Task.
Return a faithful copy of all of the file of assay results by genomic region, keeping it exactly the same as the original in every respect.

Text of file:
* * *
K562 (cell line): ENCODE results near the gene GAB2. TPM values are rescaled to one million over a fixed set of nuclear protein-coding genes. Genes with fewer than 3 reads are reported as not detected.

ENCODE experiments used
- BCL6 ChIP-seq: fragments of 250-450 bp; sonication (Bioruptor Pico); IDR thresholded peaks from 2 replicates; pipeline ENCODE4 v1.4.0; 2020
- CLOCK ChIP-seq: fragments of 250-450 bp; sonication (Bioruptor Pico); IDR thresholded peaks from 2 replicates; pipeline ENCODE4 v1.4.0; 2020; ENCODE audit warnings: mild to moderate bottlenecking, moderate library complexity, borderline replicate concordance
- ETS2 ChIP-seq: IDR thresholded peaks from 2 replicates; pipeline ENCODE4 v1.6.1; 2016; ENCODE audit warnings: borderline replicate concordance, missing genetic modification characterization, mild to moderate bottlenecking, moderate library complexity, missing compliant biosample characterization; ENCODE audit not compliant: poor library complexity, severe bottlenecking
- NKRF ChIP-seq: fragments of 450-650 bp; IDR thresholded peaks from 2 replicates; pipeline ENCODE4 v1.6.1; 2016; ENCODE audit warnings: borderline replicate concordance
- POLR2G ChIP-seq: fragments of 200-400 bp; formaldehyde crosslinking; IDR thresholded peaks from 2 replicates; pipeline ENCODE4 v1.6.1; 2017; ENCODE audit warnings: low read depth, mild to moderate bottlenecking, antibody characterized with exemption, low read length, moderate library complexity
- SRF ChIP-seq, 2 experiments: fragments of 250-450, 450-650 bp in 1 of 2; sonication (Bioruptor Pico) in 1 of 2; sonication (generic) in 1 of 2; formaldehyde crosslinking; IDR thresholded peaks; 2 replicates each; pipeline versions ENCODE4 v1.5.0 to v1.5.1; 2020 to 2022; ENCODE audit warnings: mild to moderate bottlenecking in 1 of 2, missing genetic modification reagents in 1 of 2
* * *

K562 (cell line): ENCODE results near the gene GAB2. TPM values are rescaled to one million over a fixed set of nuclear protein-coding genes. Genes with fewer than 3 reads are reported as not detected.

ENCODE experiments used
- BCL6 ChIP-seq: fragments of 250-450 bp; sonication (Bioruptor Pico); IDR thresholded peaks from 2 replicates; pipeline ENCODE4 v1.4.0; 2020
- CLOCK ChIP-seq: fragments of 250-450 bp; sonication (Bioruptor Pico); IDR thresholded peaks from 2 replicates; pipeline ENCODE4 v1.4.0; 2020; ENCODE audit warnings: mild to moderate bottlenecking, moderate library complexity, borderline replicate concordance
- ETS2 ChIP-seq: IDR thresholded peaks from 2 replicates; pipeline ENCODE4 v1.6.1; 2016; ENCODE audit warnings: borderline replicate concordance, missing genetic modification characterization, mild to moderate bottlenecking, moderate library complexity, missing compliant biosample characterization; ENCODE audit not compliant: poor library complexity, severe bottlenecking
- NKRF ChIP-seq: fragments of 450-650 bp; IDR thresholded peaks from 2 replicates; pipeline ENCODE4 v1.6.1; 2016; ENCODE audit warnings: borderline replicate concordance
- POLR2G ChIP-seq: fragments of 200-400 bp; formaldehyde crosslinking; IDR thresholded peaks from 2 replicates; pipeline ENCODE4 v1.6.1; 2017; ENCODE audit warnings: low read depth, mild to moderate bottlenecking, antibody characterized with exemption, low read length, moderate library complexity
- SRF ChIP-seq, 2 experiments: fragments of 250-450, 450-650 bp in 1 of 2; sonication (Bioruptor Pico) in 1 of 2; sonication (generic) in 1 of 2; formaldehyde crosslinking; IDR thresholded peaks; 2 replicates each; pipeline versions ENCODE4 v1.5.0 to v1.5.1; 2020 to 2022; ENCODE audit warnings: mild to moderate bottlenecking in 1 of 2, missing genetic modification reagents in 1 of 2